What you need to know about landlord insurance
Row of brightly coloured brick houses

If you’re looking to make some extra money, you might be inspired to invest in your own income property. But before you sign the deed for your new rental and put an ad out for tenants, you’ll want to make sure you have the right landlord insurance. It’s important to understand how your coverage will protect you. We’re here to answer a few commonly asked questions about landlord insurance to help you prepare.

Why do I need landlord insurance?

You’re probably wondering (as many do), “Why can’t I just go with a regular home insurance policy?” Well, in some cases, you can. For instance, if you’re actually living in the home and renting out a room or a basement unit within your dwelling, you’re likely fine to go with regular home insurance – but double check with your provider as there could be restrictions. But if you’re renting out a separate property that you don’t live in, you’ll need to buy landlord insurance. Not only that – if you have a mortgage for your rental property, you’ll likely be required to have coverage as well.

You won’t always be able to control how often or how well your tenants shovel their walkways to prevent trips, slips and falls. Maybe there’s a broken step you didn’t know about, and someone tumbles down the stairs and hurts themselves. Or, what if your rental has a house fire and damages the place next door? As the property owner, if any of these events were to happen you could face an expensive lawsuit.

What does landlord insurance cover?

Having the right insurance will help protect you and your rental property from expensive repairs and replacement costs from losses due to insurable events. Remember, every landlord has unique needs. Be sure to review what coverages are right for you. Make sure you’re protected.

Below is a general overview of the main coverages included in most landlord insurance policies.

Standard landlord insurance coverages

Property damage

If your rental home, condo, or apartment is damaged by covered losses, you’ll be protected from having to pay out-of-pocket. What if you have a shed or a fence? Don’t worry, these are also covered by your landlord insurance along with other structures on your property.

Liability insurance

If someone falls because of an icy walkway or a broken handrail, you could be sued. Thankfully, having liability coverage can help you avoid breaking the bank. Otherwise, you could be on the hook for paying for medical or legal costs.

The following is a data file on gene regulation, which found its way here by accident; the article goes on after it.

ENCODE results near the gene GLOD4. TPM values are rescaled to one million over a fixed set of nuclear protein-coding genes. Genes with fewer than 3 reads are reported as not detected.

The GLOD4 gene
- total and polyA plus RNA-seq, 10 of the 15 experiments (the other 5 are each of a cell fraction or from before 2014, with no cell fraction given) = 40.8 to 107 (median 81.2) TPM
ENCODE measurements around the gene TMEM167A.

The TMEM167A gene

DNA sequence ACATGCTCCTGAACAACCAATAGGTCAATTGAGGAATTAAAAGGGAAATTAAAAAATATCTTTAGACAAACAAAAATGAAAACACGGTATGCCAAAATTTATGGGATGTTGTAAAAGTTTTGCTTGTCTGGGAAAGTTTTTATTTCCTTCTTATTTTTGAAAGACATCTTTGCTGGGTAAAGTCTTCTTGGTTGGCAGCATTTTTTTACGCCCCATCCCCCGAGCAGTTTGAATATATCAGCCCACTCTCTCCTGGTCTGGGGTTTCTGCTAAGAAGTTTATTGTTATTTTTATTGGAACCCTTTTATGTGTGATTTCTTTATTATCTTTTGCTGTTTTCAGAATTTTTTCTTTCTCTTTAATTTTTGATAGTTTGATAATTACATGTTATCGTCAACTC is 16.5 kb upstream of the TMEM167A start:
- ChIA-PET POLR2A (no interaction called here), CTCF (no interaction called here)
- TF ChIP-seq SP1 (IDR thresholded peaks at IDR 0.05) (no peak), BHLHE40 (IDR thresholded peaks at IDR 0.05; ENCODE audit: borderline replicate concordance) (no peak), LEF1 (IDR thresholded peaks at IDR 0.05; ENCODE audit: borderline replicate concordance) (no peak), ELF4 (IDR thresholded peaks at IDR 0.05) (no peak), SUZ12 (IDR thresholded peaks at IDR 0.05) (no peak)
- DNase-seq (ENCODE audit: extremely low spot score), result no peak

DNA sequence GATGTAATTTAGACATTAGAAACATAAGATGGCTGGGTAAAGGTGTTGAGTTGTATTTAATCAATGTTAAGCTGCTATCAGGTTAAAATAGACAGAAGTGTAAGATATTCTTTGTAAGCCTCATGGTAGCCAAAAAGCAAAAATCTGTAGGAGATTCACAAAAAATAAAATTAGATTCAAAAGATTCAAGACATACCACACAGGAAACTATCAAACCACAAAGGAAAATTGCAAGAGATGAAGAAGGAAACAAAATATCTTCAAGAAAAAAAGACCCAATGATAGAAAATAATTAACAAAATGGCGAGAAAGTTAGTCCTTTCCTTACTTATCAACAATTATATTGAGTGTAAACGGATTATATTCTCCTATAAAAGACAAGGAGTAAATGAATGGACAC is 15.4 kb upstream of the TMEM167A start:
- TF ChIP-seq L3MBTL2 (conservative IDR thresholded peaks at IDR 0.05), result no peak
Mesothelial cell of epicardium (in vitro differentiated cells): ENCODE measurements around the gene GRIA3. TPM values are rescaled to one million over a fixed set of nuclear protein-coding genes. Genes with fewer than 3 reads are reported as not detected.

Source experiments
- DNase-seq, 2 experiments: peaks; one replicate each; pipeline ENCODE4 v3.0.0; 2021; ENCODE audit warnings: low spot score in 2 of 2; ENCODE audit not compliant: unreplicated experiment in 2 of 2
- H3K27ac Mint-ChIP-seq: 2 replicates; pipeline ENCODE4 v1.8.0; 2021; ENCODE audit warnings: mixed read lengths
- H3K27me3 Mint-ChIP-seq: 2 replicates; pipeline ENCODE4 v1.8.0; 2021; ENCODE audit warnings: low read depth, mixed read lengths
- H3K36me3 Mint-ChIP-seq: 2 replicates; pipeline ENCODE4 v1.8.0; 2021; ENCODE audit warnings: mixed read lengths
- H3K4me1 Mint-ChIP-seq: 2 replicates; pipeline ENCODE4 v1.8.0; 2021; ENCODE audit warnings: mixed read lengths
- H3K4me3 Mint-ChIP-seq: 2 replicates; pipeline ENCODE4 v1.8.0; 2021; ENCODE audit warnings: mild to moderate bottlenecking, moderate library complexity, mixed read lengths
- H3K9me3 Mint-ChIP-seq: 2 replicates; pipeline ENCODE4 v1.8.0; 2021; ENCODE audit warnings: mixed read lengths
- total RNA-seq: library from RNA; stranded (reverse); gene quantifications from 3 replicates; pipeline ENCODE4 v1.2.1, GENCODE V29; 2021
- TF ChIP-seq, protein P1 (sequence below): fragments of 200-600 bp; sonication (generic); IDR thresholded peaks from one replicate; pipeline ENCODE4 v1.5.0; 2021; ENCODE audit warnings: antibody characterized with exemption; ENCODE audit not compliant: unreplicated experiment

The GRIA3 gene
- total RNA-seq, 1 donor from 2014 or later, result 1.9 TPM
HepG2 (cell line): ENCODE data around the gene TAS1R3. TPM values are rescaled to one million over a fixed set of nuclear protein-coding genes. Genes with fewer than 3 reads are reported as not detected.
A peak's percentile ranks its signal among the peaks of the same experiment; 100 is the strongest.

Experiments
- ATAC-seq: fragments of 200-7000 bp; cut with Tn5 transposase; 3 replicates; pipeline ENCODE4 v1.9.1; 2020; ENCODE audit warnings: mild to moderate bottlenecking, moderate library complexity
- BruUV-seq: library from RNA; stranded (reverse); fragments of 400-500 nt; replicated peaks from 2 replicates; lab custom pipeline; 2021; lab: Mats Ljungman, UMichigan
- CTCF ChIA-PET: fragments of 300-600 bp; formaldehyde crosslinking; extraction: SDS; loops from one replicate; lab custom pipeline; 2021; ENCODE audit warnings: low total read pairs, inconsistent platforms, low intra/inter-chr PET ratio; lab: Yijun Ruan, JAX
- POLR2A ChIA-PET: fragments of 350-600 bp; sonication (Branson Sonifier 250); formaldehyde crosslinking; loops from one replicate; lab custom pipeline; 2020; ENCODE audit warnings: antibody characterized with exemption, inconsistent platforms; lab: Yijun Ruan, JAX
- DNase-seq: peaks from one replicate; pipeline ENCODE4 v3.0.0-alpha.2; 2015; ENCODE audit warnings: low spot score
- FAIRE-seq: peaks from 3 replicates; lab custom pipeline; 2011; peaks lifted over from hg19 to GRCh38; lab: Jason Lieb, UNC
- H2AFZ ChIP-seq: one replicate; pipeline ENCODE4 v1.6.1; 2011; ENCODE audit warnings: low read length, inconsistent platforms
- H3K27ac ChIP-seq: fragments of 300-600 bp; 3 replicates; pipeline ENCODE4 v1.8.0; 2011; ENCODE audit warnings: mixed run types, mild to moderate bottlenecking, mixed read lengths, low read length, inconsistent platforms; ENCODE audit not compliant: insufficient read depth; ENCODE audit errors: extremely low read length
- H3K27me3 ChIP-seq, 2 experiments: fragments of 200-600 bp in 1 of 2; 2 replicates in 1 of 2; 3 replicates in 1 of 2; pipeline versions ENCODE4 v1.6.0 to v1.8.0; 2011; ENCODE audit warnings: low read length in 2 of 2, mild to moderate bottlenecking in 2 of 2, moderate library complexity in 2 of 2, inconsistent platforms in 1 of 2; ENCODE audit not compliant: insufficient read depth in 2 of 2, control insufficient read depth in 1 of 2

Landlord’s belongings

Part of a landlord's responsibility is keeping the property tidy and well maintained. So, you might keep your personal lawnmower at your rental, for when the grass needs cutting. If your lawnmower gets damaged, you’ll have coverage.

Note: Landlord insurance generally does not cover your tenant's personal possessions (electronics, clothes, etc.). So, renters will need their own tenant insurance.

Loss of rental income

Let’s say there’s a bad electrical fire and your tenants need to move out while the home gets fixed. It could take months before the restoration is completed. You’ll be compensated for lost rental income as a result of an insured event until the rented house can be re-occupied, or for the maximum allowed by your policy – whichever is less.

Additional landlord insurance coverages

Sewer backup

Let’s be real, no one wants to deal with water damage. If water backs up or gets into your property through the sewer, you’ll be covered for the repair costs. You’ll have to check to see if your insurance provider offers this coverage.

Overland water

Is your rental located in an area that gets a lot of rain? You might want overland water coverage. It’s for damage caused by freshwater coming in through windows or doors. You’ll have to check to see if your insurance provider offers this coverage.

Did you know? Overland water is freshwater that flows above ground. It is usually caused by a sudden accumulation of water from heavy rains, spring run-off, or overflow from lakes or rivers.

Do landlords need liability insurance?

Yes! Thankfully, liability coverage is a standard offering in most landlord insurance policies. And it may help prevent you from paying out of pocket if you are found liable in certain situations.

Landlords can be held responsible for things like If the house catches on fire due to faulty electrical. This is called negligence. And since your home insurance policy won’t cover your rental property, you’ll need a separate landlord policy.